Multitudes of Christians on Saturday attended the annual Martyrs Day celebrations in Namugongo where 25 Christians were killed and buried at the orders of Kabaka Mwanga of Buganda on June 3, prescription 1886.
The day has since become the most anticipated event on the Ugandan calendar which attracts millions of pilgrims from Uganda and beyond.
At the Nakiyanja Anglican shrine, prayers were led by the Archbishop of the Church of Uganda Stanley Ntagali and also attended by Bishop Nathan Gasatura from the Rwandan Diocese of Butare and Vice President Edward Kiwanuka Sekandi.
As prayers proceeded, some of the pilgrims could be seen queueing up at the well to collect water to carry back home.
This is a significant aspect of the pilgrimage since it is believed that Mukajanga (who executed martyrs) and his aides descended to the well to wash their killing tools and cleanse their bodies.
In the same way, Christians believe that this water possesses healing power.
“I don’t take this water for granted. Sometimes ourselves or the people we are close to fall sick. With faith and prayer, i know that this water will heal them,” Harriet Namono a resident of Kibuli told ChimpReports in an interview. She said she makes the pilgrimage every year.
“It is important for me to come here because these people (Martyrs) exhibited extreme courage and devotional to die for their faith. Not everyone would withstand being butchered or burnt to death,” she added.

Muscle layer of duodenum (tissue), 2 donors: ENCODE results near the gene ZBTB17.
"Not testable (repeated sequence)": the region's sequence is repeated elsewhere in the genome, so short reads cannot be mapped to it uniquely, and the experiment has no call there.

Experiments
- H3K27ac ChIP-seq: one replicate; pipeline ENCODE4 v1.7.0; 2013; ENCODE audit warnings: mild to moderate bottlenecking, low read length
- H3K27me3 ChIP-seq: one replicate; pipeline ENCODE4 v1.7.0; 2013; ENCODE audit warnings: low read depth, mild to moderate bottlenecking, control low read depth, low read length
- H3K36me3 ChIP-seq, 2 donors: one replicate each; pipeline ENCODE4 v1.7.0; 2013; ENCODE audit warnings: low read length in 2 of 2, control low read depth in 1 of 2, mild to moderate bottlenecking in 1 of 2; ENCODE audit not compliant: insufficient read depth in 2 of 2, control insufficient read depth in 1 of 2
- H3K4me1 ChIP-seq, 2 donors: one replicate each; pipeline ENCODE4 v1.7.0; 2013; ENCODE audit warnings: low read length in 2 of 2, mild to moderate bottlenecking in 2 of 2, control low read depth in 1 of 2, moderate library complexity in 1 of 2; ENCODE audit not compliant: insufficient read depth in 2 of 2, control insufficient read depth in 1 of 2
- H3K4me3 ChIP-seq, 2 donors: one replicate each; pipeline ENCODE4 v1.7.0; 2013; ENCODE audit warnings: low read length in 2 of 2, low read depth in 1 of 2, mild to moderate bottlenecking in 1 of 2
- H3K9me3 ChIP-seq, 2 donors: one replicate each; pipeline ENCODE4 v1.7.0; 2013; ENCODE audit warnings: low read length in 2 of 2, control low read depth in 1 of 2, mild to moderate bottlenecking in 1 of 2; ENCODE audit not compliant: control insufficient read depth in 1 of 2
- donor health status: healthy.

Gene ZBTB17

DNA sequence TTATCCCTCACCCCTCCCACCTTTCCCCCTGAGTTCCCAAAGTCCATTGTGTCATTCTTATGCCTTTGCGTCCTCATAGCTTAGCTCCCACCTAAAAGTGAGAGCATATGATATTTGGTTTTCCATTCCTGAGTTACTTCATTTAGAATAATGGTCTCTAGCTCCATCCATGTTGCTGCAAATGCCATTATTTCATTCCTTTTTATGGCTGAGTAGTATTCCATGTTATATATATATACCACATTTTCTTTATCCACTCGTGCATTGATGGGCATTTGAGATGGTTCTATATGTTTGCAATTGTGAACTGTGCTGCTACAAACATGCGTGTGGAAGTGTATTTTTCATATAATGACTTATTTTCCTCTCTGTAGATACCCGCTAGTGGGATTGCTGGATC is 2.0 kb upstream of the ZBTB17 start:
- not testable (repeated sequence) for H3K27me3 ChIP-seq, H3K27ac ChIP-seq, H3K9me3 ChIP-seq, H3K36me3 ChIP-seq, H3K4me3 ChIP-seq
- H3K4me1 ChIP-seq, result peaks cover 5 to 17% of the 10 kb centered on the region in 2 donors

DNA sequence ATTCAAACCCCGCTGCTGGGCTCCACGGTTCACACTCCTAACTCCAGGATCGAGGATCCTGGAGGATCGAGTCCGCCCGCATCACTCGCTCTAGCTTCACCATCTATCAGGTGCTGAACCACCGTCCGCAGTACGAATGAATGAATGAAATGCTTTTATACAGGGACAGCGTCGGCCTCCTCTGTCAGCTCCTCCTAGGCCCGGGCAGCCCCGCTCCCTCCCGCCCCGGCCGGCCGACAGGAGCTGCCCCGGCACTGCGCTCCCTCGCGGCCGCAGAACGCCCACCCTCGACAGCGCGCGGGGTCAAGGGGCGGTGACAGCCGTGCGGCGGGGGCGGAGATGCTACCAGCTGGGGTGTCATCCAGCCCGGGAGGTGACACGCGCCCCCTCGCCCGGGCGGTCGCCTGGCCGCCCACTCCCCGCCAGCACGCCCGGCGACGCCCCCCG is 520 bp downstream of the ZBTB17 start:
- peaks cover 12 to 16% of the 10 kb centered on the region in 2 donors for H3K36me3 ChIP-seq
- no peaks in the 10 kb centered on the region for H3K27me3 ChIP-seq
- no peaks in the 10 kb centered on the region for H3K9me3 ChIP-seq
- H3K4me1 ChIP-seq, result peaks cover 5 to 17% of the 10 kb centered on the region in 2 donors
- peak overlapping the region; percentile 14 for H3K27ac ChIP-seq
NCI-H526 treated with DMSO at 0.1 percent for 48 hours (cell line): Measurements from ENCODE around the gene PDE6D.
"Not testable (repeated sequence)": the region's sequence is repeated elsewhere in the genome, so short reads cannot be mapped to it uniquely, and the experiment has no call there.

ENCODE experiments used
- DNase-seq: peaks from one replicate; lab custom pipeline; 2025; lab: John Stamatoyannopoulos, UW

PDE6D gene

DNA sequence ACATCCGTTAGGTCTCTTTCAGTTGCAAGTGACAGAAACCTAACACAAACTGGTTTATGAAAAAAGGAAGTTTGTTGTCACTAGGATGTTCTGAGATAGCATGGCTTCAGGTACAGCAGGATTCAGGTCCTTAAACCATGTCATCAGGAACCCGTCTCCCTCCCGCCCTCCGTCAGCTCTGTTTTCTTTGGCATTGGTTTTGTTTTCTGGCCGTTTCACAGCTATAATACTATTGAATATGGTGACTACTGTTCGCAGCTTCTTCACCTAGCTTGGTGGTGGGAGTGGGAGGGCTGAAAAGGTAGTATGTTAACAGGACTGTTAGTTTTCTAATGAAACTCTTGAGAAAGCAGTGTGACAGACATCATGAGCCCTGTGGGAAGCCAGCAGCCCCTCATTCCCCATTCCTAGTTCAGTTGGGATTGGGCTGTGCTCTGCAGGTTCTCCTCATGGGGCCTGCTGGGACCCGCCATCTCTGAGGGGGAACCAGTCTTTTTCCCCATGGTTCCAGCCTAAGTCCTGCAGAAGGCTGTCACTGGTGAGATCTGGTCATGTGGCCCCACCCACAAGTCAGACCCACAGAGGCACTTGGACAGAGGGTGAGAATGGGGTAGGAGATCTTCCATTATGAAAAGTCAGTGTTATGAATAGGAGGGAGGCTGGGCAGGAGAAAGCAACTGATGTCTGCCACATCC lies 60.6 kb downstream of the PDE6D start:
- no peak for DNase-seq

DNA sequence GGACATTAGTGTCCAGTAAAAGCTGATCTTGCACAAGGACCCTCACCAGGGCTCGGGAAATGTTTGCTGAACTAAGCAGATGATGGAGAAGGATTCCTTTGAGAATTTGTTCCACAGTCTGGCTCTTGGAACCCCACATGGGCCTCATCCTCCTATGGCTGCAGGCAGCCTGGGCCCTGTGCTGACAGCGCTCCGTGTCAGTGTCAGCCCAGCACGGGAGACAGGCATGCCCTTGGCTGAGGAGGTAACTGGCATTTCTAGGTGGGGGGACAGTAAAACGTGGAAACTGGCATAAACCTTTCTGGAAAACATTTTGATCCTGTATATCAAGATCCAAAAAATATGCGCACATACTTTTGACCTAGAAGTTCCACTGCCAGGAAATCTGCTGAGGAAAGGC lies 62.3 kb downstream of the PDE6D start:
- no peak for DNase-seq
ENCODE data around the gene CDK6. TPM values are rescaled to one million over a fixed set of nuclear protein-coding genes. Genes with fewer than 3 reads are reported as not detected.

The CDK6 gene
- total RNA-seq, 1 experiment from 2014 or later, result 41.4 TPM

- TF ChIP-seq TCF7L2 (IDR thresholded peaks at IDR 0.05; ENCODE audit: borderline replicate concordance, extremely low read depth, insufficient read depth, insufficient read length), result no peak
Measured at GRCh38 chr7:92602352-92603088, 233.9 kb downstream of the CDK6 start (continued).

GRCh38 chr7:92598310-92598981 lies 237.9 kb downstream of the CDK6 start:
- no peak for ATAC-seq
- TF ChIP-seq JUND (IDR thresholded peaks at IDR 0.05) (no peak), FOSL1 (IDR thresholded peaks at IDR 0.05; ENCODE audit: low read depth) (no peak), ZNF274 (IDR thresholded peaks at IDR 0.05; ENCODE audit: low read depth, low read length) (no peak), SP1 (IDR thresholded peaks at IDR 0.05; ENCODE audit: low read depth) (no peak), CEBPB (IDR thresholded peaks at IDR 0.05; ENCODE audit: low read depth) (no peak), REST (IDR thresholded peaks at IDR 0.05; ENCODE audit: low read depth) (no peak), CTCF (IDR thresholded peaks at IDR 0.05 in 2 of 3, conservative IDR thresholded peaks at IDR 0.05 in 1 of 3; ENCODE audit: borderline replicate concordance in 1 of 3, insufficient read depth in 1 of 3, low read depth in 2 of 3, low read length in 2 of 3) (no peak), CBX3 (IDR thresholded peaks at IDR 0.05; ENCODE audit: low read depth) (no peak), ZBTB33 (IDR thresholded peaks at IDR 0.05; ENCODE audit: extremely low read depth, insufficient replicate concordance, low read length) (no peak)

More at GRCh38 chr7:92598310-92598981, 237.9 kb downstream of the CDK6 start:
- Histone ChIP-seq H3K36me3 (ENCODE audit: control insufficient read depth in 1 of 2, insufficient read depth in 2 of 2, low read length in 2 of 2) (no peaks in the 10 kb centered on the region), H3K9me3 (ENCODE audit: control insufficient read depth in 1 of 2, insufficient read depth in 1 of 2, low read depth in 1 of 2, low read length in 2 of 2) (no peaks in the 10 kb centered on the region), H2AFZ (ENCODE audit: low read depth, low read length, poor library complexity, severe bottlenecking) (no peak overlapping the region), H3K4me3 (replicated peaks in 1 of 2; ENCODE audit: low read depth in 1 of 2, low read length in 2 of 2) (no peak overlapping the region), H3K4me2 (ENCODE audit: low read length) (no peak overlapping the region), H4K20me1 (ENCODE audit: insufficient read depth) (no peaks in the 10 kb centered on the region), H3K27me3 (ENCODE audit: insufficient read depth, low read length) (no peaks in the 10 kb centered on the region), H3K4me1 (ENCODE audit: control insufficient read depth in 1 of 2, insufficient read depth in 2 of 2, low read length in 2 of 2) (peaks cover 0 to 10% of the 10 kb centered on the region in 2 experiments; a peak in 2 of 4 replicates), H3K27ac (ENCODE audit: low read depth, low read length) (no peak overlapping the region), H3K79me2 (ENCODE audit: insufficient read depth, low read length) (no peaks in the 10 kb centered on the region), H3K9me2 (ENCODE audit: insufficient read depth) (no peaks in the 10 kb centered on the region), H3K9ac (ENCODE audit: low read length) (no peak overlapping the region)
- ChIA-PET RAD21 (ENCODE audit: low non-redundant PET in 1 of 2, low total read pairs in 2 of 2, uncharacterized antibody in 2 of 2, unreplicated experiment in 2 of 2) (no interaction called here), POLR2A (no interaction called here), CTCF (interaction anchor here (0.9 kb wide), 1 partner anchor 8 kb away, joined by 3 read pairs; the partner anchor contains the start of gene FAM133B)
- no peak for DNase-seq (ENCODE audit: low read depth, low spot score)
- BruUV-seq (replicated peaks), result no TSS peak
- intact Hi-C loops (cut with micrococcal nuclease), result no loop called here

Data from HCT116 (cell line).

Namono told us she was interceding for the education of her young kids and God’s provision.
ChimpReports caught up with other pilgrims to understand what inspired them to journey to Namugongo and why the Martyrs Day is significant to them.
Samson Kawuki, 70 told us this year was his second pilgrimage whose purpose was to celebrate the Uganda martyrs.
Asked about his prayer requests, Kawuki said; “I came to particularly pray for my country. As you know, Uganda has witnessed a long drought and I also pray for peace.”
In the small church where the ashes of the 25 martyrs (Anglicans and Catholics) were buried after being burnt, pilgrims knelt and prayed silently while others sat meditating.
It is said that Tofero Kisosonkole who was a Prime Minister in the reign of the young Kabaka, Daudi Chwa collected the ashes and buried them. A church was then set up on the burial grounds in 1935 to protect this site of historic significance.
The newly constructed museum that shelters the church was equally busy with activity as Christians observed the statues that depict events as they transpired.
Dison Kalanzi, an S.6 student of Mengo S.S says that by choosing to die for their God, the martyrs set an outstanding example for Ugandans. This was his seventh pilgrimage. He particularly celebrates Gonzaga and Balikudembe who faced the most brutal death by amputation.
“For me, i have learnt through what the martyrs went through that material things are not the most important thing. And I think that the love of money is the reason people choose to steal public funds,” he told ChimpReports.
Today, he prayed for a Uganda that is transformed and stable, where people are not tortured. He challenges the youths to have ideals they stand for the same way martyrs stood for their faith.